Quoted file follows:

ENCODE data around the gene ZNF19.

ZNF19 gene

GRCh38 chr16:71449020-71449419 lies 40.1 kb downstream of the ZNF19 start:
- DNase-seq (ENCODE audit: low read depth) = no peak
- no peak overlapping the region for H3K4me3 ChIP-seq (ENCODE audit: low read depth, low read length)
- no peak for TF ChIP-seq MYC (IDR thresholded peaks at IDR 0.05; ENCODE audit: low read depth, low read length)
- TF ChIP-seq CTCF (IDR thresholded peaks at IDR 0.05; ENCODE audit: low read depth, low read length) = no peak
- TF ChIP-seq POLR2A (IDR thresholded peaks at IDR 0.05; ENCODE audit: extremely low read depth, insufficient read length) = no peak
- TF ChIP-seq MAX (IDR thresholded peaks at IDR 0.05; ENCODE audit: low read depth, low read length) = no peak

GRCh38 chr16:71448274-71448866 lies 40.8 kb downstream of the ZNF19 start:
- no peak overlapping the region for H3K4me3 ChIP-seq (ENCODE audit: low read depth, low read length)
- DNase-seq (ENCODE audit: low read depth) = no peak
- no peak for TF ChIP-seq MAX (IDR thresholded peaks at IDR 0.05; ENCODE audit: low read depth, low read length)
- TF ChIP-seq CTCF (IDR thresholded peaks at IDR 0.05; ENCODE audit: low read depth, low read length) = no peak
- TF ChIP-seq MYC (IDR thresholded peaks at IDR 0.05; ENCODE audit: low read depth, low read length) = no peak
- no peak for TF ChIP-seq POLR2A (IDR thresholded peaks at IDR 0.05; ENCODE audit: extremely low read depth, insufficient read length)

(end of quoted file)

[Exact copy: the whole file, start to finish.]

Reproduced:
ENCODE data around the gene ZNF19.

ZNF19 gene

GRCh38 chr16:71449020-71449419 lies 40.1 kb downstream of the ZNF19 start:
- DNase-seq (ENCODE audit: low read depth) = no peak
- no peak overlapping the region for H3K4me3 ChIP-seq (ENCODE audit: low read depth, low read length)
- no peak for TF ChIP-seq MYC (IDR thresholded peaks at IDR 0.05; ENCODE audit: low read depth, low read length)
- TF ChIP-seq CTCF (IDR thresholded peaks at IDR 0.05; ENCODE audit: low read depth, low read length) = no peak
- TF ChIP-seq POLR2A (IDR thresholded peaks at IDR 0.05; ENCODE audit: extremely low read depth, insufficient read length) = no peak
- TF ChIP-seq MAX (IDR thresholded peaks at IDR 0.05; ENCODE audit: low read depth, low read length) = no peak

GRCh38 chr16:71448274-71448866 lies 40.8 kb downstream of the ZNF19 start:
- no peak overlapping the region for H3K4me3 ChIP-seq (ENCODE audit: low read depth, low read length)
- DNase-seq (ENCODE audit: low read depth) = no peak
- no peak for TF ChIP-seq MAX (IDR thresholded peaks at IDR 0.05; ENCODE audit: low read depth, low read length)
- TF ChIP-seq CTCF (IDR thresholded peaks at IDR 0.05; ENCODE audit: low read depth, low read length) = no peak
- TF ChIP-seq MYC (IDR thresholded peaks at IDR 0.05; ENCODE audit: low read depth, low read length) = no peak
- no peak for TF ChIP-seq POLR2A (IDR thresholded peaks at IDR 0.05; ENCODE audit: extremely low read depth, insufficient read length)